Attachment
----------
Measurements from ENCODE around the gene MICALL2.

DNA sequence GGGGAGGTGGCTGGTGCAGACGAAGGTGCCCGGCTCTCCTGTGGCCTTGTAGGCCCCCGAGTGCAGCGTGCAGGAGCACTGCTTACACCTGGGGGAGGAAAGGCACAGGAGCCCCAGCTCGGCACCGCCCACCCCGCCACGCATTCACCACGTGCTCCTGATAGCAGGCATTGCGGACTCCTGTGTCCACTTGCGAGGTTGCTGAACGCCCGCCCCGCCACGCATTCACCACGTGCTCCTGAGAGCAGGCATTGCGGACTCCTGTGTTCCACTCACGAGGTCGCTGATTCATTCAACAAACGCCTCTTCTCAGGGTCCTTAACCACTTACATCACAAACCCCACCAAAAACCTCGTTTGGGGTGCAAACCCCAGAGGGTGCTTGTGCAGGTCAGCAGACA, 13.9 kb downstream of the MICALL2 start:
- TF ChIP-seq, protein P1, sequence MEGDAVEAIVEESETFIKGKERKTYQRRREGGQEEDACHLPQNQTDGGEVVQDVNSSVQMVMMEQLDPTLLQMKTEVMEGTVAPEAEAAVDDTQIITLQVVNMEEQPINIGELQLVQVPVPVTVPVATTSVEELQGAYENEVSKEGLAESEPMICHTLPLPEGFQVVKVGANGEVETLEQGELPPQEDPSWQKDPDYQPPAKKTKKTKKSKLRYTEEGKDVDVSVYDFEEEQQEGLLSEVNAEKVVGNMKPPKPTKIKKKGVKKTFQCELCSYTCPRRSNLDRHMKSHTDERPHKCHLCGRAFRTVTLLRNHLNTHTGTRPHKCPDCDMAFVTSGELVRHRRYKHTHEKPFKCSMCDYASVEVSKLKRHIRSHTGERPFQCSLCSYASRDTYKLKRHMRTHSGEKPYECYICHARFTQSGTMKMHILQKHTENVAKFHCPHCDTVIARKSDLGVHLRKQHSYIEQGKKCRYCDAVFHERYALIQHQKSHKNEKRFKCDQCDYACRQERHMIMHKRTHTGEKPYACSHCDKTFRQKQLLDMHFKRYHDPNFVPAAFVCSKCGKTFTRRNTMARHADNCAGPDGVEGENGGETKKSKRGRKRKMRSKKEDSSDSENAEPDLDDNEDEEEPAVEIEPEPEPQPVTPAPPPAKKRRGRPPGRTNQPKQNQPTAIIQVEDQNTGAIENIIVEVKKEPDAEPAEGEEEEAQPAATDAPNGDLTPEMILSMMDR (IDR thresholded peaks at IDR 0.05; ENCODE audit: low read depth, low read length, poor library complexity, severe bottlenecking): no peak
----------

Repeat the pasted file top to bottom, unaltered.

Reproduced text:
Measurements from ENCODE around the gene MICALL2.

DNA sequence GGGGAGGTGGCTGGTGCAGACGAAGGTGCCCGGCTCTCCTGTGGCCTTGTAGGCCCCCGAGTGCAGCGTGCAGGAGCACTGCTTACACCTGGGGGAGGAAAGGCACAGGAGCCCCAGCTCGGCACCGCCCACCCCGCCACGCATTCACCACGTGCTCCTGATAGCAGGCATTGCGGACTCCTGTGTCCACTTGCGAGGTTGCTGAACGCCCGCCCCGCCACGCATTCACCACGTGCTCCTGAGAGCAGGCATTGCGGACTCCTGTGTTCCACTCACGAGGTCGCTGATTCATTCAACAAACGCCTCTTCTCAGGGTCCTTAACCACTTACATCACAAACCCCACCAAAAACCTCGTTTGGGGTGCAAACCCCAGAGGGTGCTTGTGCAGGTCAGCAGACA, 13.9 kb downstream of the MICALL2 start:
- TF ChIP-seq, protein P1, sequence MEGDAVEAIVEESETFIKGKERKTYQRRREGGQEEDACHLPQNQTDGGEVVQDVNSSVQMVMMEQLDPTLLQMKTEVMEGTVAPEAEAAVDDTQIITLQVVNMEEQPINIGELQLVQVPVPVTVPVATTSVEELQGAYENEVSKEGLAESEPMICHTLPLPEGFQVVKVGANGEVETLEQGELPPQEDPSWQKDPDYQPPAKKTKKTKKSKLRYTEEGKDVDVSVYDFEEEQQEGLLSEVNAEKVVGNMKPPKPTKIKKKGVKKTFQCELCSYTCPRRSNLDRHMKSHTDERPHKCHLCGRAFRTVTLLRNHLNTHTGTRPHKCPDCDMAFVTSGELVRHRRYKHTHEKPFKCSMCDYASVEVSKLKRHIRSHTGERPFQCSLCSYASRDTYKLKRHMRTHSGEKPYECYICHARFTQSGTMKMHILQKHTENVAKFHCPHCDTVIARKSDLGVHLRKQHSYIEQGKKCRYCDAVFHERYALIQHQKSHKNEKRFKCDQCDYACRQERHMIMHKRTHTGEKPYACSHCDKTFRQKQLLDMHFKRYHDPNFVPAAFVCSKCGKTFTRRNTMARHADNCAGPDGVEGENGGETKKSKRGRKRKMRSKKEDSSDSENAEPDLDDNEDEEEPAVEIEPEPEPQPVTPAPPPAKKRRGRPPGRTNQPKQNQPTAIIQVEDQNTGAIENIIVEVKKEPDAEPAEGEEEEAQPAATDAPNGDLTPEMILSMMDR (IDR thresholded peaks at IDR 0.05; ENCODE audit: low read depth, low read length, poor library complexity, severe bottlenecking): no peak